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on the express condition that they were presents, but no tribute. Attila having declined to admit the ambassador into his presence, though not to accept the presents, Apollonius firmly refused to give up the latter previous to having obtained an audience ; and being at last admitted, behaved so nobly and fearlessly, that the king swore he would take bloody revenge. He thought it, however, more prudent to turn his wrath against Valen-tinian, who had likewise affronted him, by refusing to give up his sister Honoria, whom Attila claimed as his betrothed wife. Without disclosing his intention as to the countries he had chosen for an invasion, Attila sent messengers at once to Rome and Constantinople, who addressed each of the em­perors with the haughty and insulting words: '• Attila, my lord and thy lord, commands thee to provide a palace for his immediate reception." Upon this he set out for the invasion of Gaul, a. d. 451.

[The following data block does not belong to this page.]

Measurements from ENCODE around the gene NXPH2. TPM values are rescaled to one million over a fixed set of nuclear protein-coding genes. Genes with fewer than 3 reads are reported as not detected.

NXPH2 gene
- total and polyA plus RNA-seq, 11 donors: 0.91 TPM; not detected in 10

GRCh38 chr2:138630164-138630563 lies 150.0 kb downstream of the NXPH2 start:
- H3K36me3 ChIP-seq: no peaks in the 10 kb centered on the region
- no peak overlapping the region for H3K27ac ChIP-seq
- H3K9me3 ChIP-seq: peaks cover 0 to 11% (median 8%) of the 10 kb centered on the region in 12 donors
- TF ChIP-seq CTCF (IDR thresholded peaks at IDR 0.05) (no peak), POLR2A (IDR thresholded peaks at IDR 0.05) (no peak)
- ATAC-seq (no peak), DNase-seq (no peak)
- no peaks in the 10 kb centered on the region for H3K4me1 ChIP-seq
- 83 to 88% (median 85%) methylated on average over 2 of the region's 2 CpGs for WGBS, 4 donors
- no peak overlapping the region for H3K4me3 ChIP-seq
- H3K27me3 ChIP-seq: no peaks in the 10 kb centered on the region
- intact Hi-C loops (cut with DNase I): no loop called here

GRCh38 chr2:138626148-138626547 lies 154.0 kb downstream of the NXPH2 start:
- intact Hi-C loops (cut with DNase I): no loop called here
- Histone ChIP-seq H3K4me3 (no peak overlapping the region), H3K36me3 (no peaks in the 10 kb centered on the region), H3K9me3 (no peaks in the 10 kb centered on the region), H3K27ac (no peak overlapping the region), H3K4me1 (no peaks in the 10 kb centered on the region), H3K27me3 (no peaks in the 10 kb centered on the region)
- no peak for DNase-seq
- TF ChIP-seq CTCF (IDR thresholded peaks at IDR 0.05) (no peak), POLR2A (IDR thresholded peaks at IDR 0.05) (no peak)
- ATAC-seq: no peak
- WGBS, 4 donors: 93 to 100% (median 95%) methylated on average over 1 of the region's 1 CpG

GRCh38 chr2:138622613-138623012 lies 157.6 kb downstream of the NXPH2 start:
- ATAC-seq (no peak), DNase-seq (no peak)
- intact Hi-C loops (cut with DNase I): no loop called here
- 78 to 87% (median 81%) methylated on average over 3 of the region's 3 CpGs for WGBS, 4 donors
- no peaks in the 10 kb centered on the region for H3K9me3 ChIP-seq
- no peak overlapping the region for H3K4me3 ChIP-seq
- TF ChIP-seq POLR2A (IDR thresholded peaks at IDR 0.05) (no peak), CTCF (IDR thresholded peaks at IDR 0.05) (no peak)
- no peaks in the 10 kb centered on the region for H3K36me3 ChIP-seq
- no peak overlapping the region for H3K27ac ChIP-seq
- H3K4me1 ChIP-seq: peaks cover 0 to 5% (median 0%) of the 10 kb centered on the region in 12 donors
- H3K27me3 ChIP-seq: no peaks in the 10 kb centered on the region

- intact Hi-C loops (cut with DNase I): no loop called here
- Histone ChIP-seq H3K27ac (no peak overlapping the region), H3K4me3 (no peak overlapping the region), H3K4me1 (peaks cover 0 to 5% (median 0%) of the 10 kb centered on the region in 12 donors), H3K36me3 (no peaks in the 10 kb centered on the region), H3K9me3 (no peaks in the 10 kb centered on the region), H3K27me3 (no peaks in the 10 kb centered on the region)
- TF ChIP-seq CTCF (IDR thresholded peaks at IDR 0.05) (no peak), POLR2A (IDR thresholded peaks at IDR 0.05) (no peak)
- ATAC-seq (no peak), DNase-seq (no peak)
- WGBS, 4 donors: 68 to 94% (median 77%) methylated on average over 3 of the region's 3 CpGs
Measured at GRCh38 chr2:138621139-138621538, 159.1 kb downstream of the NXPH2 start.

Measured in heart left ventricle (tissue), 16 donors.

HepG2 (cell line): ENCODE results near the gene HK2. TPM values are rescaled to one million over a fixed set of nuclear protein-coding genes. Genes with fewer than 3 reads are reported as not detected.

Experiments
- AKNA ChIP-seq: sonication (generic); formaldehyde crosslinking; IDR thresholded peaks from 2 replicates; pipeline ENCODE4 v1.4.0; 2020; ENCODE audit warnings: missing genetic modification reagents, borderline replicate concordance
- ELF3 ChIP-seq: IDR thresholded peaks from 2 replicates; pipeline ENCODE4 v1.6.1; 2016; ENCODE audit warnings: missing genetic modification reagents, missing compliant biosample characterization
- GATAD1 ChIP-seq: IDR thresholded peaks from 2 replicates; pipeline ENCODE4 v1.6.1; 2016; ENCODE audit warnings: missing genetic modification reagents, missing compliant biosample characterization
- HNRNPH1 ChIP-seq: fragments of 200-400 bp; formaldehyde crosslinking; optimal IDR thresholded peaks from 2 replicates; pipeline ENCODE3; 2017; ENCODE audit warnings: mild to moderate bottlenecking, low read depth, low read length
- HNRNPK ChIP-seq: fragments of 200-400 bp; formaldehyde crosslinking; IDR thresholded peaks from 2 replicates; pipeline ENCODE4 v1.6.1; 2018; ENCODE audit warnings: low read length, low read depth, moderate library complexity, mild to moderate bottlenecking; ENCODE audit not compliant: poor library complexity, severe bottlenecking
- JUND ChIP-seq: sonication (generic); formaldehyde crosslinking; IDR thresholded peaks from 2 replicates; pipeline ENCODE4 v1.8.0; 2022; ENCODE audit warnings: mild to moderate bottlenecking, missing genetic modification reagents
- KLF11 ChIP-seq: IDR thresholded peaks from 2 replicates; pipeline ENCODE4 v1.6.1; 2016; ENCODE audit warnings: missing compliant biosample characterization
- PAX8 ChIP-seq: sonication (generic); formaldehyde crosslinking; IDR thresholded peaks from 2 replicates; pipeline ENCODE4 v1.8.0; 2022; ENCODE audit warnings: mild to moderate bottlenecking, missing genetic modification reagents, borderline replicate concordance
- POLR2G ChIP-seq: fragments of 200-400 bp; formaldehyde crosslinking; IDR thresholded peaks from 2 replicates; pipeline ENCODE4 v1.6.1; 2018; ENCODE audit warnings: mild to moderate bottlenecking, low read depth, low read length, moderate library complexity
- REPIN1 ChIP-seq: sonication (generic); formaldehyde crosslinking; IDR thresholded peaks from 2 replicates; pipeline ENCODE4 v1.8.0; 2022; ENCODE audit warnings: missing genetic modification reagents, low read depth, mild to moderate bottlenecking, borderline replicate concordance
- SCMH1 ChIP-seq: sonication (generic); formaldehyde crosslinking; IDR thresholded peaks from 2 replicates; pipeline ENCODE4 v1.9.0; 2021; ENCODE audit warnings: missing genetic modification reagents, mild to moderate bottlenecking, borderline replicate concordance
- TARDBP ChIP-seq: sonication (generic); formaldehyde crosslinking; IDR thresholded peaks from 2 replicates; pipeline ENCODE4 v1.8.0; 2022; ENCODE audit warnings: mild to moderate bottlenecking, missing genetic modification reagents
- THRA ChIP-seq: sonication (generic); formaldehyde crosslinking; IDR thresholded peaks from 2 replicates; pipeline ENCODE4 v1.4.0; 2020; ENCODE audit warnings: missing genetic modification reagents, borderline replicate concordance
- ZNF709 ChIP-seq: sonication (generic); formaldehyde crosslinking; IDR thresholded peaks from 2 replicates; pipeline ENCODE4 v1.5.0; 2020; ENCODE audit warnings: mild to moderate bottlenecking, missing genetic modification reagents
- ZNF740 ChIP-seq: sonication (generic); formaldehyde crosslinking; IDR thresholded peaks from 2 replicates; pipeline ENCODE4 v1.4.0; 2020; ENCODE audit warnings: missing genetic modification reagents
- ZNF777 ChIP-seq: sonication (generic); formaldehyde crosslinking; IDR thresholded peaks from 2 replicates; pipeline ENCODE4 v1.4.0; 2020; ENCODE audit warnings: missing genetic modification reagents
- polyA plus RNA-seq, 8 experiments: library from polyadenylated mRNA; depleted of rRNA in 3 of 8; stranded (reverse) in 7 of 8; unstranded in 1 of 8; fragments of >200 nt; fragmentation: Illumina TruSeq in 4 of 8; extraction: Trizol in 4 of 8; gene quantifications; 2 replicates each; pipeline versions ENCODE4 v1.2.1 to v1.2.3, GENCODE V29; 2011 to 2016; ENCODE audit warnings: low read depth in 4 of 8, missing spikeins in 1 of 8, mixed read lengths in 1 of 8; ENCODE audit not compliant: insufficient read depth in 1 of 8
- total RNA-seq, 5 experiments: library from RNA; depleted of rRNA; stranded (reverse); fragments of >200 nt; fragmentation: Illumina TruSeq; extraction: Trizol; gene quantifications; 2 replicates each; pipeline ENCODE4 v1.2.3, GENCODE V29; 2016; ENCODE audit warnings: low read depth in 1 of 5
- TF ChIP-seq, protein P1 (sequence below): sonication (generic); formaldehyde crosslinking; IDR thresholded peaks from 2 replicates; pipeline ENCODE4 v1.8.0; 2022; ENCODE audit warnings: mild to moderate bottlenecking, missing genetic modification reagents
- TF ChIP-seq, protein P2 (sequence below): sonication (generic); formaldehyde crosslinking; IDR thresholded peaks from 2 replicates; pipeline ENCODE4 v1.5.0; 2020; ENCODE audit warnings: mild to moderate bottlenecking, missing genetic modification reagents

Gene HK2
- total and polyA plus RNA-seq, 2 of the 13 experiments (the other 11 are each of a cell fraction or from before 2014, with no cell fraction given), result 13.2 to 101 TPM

In the same year Marcian assembled the council of Chalcedon, where the doctrines of the Eutychians were condemned. In the following year, 452, the celebrated Ardabarius, then dux Orientis, defeated the Arabs near Damascus, and made them sue for peace; and Maximin met with similar success against the Blemmyes, who had invaded the Thebais in Upper Egypt. A strong army was also sent towards the frontiers of the Western empire to assist Valentinian against Attila, who was then invading Italy, and to secure the Eastern empire against any unexpected diversion* of the barbarians. In short Marcian neglected nothing to prepare peace and happiness for his subjects, •who had so cruelly suffered under his predecessors. The death of Attila, in 453, relieved him not only from great and just anxiety, but the subsequent, and almost immediate dissolution of the empire of the Huns, afforded him an opportunity of re-populating those provinces which had been laid waste by the Huns in their previous campaigns against Theodosius. Thus the Eastern Goths re­ceived extensive lands in Pannonia; Sarmatians (Slavonians) and Herules, in Illyricum; and Scyri, Alans and Huns, under AttilaV youngest son Hernac, in Scythia and Lower Moesia. The death of the excellent empress Palcheria, in 454, caused a general affliction ; but the popularity of Marcian only gained by it. In the following year, 455, Valentinian was murdered ; Maximin usurped the crown ; Italy and Gaul were covered with ruins and blood ; and the Vandal Genseric pillaged Rome. In the midst of these terrible commotions, Marcian secured the peace of his own dominions with his wonted wisdom and firmness ; and some disturbances having broken out in Lazica, in 456, which were kindled by the Armenians and Per­sians, he sent able officers against the latter, who soon compelled the enemy to desist from farther hostilities. But in the beginning of 457 Marcian fell ill, and after five months' suffering, died on the 26th of June following. His death would have been the signal of great calamities but for the power of Aspar, who caused Leo the Great to be chosen emperor. Marcian had, of course, no issue from Pulcheria. He had, however, a daughter, the offspring of a former marriage, who was called Euphemia, and was married to Anthernius, who became afterwards emperor of the West. Marcian was decidedly an excellent man, who deserves our admiration for the manner in which he governed